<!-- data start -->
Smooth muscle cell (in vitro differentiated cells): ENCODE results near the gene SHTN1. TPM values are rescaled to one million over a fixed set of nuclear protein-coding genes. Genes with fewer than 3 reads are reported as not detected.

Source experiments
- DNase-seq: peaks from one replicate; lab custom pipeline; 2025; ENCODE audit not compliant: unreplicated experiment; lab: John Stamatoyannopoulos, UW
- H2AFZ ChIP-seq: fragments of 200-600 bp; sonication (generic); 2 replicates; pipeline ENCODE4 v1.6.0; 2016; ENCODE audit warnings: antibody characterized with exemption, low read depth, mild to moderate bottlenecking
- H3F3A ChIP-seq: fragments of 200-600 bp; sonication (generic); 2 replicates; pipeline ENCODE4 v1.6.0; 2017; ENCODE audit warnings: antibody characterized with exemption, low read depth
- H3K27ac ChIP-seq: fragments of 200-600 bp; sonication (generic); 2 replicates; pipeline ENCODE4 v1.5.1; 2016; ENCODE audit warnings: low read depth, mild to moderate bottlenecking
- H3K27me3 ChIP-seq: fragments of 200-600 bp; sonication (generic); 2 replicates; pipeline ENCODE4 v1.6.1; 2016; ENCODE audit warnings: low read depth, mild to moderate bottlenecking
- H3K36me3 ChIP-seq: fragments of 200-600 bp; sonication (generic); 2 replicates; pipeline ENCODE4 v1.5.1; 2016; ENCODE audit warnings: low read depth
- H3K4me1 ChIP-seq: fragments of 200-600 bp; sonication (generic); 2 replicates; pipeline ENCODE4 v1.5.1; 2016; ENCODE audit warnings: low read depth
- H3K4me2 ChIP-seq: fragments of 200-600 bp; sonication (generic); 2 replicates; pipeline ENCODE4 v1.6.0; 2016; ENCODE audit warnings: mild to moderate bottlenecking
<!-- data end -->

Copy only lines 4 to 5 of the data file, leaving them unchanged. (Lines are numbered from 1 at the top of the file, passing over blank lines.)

- H2AFZ ChIP-seq: fragments of 200-600 bp; sonication (generic); 2 replicates; pipeline ENCODE4 v1.6.0; 2016; ENCODE audit warnings: antibody characterized with exemption, low read depth, mild to moderate bottlenecking
- H3F3A ChIP-seq: fragments of 200-600 bp; sonication (generic); 2 replicates; pipeline ENCODE4 v1.6.0; 2017; ENCODE audit warnings: antibody characterized with exemption, low read depth